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Duccio di Buoninsegna was born in the middle of Sienna in the 13th century. Before his death in 1319 or 1320, Duccio combined the stiff formal conventions of Byzantine and Romanesque art with newfound Italian interests in modeled forms, three dimensional architectural interiors, and naturalistic emotions. Along with Cimabue, Giotto, and Pietro Cavallini he is regarded as one of the progenitors of Western art (and the sole father of Siennese gothic art).
Duccio’s painting Announcement of Death to the Virgin is one of only thirteen surviving works by the master. A beautiful gothic angel has materialized before Mary as she reads from a psalter. The heavenly visitor silently presents Christ’s mother with a palm frond to symbolize the coming death of her son. Mary gestures in resolute horror at the message. Beyond the three-dimensional room delicate arches lead to a background of blackness.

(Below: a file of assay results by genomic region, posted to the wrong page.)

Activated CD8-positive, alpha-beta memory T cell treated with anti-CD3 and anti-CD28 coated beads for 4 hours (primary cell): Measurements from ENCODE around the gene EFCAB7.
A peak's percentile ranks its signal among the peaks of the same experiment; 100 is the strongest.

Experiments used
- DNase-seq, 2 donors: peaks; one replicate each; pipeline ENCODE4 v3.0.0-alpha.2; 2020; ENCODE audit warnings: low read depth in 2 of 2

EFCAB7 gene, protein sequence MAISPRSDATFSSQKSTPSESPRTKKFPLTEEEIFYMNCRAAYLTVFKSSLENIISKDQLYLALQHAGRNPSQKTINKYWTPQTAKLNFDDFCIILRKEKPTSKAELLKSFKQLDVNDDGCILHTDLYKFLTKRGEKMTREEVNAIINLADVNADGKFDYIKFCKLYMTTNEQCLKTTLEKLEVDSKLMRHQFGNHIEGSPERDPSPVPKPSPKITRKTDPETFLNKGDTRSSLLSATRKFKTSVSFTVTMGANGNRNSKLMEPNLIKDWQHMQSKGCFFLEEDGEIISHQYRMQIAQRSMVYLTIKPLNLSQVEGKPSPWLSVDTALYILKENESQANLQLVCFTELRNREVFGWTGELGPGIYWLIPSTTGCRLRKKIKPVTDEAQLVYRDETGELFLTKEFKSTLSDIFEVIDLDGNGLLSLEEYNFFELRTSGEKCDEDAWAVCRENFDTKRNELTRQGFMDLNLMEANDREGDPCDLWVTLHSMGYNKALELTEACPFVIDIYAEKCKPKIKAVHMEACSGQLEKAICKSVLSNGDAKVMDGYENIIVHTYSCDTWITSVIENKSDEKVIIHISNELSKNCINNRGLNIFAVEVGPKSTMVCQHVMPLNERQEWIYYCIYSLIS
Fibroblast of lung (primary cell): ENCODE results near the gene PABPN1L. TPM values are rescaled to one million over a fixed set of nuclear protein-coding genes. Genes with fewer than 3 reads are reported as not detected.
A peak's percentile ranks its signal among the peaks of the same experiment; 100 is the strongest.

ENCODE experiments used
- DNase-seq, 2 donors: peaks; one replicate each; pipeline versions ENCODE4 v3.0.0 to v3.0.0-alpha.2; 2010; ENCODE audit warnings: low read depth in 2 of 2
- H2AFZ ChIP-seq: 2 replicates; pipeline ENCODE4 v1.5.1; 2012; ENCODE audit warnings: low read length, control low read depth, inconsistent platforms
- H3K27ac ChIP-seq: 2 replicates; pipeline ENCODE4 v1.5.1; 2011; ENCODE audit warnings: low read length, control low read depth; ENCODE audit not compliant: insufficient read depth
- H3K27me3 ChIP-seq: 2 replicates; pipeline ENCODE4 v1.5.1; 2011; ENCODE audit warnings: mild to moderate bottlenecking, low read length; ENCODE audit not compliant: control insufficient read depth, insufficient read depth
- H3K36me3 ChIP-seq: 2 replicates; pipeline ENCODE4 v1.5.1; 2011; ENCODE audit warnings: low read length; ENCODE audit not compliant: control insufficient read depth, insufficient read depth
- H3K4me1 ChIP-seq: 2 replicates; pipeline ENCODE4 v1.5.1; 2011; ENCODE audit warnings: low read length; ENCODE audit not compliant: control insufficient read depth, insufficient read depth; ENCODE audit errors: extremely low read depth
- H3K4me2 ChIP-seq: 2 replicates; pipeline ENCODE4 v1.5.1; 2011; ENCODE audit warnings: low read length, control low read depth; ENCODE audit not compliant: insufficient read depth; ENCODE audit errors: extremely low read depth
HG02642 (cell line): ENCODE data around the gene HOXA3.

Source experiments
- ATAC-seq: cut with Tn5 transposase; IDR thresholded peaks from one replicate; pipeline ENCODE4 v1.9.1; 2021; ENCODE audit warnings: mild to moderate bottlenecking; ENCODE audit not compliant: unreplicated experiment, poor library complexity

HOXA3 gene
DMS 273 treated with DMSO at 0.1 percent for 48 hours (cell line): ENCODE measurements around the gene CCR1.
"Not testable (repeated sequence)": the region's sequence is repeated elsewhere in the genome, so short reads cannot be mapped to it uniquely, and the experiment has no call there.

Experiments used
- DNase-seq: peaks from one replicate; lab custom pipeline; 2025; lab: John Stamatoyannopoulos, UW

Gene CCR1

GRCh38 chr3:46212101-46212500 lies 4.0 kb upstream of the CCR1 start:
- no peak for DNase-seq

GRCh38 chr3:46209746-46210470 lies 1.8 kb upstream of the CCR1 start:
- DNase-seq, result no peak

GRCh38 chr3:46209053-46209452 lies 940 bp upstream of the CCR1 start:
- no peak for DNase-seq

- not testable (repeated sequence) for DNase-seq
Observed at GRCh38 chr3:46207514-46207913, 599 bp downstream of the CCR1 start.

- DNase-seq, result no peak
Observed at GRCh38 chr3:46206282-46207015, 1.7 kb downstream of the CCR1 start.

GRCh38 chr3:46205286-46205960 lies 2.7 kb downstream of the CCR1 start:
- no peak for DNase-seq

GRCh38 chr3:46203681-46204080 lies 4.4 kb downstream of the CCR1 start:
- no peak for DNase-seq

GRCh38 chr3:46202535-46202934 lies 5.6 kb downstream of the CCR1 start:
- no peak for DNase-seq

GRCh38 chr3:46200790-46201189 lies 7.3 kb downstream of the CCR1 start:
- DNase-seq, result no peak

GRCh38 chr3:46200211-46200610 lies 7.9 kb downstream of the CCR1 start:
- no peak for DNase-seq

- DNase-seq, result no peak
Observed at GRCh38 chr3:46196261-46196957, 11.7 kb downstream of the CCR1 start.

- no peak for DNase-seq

Little is known of Duccio’s life, but we know that it was a disorganized mess. He had seven children and thanks to an inability to manage money he was frequently in trouble with debts and fines. Fortunately his gifts as an artist outshone his problems with organization. By the beginning of the 14th century he was the most famous (and revolutionary) painter in Sienna and he managed to solve his financial problems by painting numerous commissions around the thriving communal republic.
Kindly accept my apologies for the lack of posts on Thanksgiving week: I was hunting and feasting in wild forested hills far away from the city (and my computer).